Named after the spice that still grows on its slopes, the Cardamom Mountains region in southwest Cambodia is the last true wilderness remaining in mainland Southeast Asia.
The region is the focus of conversation efforts by the GMS Biodiversity Conservation Corridors Initiative. Take part in one of the eco-tourism initiatives.
The western edge of the Cardamom region abuts the Thai border, while the easternmost part ends about sixty miles northwest of the Cambodian capital of Phnom Penh. The region’s area is 2.5 million acres (1 million hectares). The highest point in the range (and in Cambodia) is Mount Aural, at 1,813 meters (5,946 feet). There are five main rivers that run through the Cardamoms, creating dozens of waterfalls.
Exceptional biological diversity
Ignored for decades due to war, this remote region has an exceptional degree of biological diversity. The Cardamoms are part of the Indo-Burma biodiversity hotspot, one of 25 global hotspots that represent only 1.4 percent of the Earth’s landmass but are home to more than 60 percent of all terrestrial species.
Equally importantly, it forms a critical watershed for agriculture and fishing, the economic staples of Cambodia. Annual rainfall can reach nearly 200 inches (500 cm) in some places. As a result, the rain forests here are dense with foliage. In the lower elevations, tall trees reach nearly 100 feet (30 m) high, allowing enough light through to foster a mid-canopy of palms and rattans. Shrubs, climbers, and lianas prosper in the dense understory. The upper montane forests are less rich, but they do support patches of dwarf rain forest trees only half the height of their counterparts at lower elevations.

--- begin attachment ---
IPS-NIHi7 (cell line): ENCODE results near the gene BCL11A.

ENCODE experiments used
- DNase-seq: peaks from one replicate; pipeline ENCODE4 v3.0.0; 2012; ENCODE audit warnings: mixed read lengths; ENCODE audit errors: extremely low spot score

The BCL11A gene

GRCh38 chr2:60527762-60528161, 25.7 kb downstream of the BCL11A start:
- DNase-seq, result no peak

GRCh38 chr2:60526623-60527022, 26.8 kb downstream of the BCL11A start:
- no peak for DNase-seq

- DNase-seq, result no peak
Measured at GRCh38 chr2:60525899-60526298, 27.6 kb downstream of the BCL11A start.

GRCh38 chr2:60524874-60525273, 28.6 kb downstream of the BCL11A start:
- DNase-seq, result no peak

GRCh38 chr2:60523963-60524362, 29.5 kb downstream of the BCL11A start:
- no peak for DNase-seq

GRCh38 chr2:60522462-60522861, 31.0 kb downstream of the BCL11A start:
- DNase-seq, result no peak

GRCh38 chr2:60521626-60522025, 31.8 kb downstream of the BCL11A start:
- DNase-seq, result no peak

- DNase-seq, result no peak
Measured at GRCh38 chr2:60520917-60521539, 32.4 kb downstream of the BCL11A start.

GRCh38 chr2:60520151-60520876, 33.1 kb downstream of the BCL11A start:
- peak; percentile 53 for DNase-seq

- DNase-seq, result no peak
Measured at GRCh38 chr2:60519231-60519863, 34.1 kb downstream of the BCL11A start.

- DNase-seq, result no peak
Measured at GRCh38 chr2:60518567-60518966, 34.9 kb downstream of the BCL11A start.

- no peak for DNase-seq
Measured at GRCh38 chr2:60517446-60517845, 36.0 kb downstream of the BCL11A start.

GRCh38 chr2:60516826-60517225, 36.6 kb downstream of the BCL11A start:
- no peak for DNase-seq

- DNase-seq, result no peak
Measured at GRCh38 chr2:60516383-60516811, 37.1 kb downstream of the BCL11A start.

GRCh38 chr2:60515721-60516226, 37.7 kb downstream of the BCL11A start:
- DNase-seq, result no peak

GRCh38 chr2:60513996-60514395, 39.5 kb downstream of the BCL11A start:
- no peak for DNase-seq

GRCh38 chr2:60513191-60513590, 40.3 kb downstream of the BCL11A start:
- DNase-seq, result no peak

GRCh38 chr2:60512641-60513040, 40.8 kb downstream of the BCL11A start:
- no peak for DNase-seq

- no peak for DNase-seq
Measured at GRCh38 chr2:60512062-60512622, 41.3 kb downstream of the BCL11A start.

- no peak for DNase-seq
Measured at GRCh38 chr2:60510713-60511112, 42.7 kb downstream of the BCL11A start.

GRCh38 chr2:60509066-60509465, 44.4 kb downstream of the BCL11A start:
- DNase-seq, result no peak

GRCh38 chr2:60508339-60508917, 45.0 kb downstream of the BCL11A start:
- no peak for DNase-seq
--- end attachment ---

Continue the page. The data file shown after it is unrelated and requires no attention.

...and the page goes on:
Khmer Rouge guerrillas retreated to the Cardamoms after losing power in 1979, and for the next twenty years, no one wanted to enter that area for fear of the KR and the mines they placed in it. As a result, the region remained untouched and undeveloped. Thousands of Cambodians left the country before and during the KR holocaust by walking over the Cardamoms into refugee camps in Thailand.
Now there are treks and adventures organized in Cambodia’s pristine, forested Cardamom Mountains, which cater for varying levels of fitness, the varying Cambodian seasons, and the time schedules of tourists.
The Cardamoms are considered to represent Southeast Asia’s greatest natural resources in terms of virgin forest and wildlife habitats that have never been fully explored andor catalogued. In 2000, Fauna and Flora International, Conservation International, and the Cambodian Ministry of Environment and Wildlife Protection Programme conducted a joint survey that covered only a small part of the vast expanse of unexplored land.
Despite the minimal area under observation the survey identified 30 large mammal species, 30 small mammal species, more than 450 birds, 64 reptiles, 30 amphibians, and many other plants and insects.
To name just a few of the animals indigenous to this area would include elephants, tigers, clouded leopards and a variety of other mammals such as the Malaysian sun bear, pleated gibbons, and Siamese crocodiles all of which are high on the endangered species list and the only significant population thought to exist anywhere. Nearly 500 bird species are known to dwell here, but scientists think more could be discovered.
There are two wildlife sanctuaries in the Cardamoms: Mt. Samkos Wildlife Sanctuary is in the western part of the range, and Mt. Aural Wildlife Sanctuary is in the east.
Virtually every square centimeter of the area is choked with some kind of life, whether moss or vine, insect or reptile. Bring long trousers, long sleeved shirts, socks, and most importantly walking boots, insect repellents, sun block, and a raincoat. Don’t bring anything that you won’t especially need, i.e. expensive watches, jewellery, large sums of cash.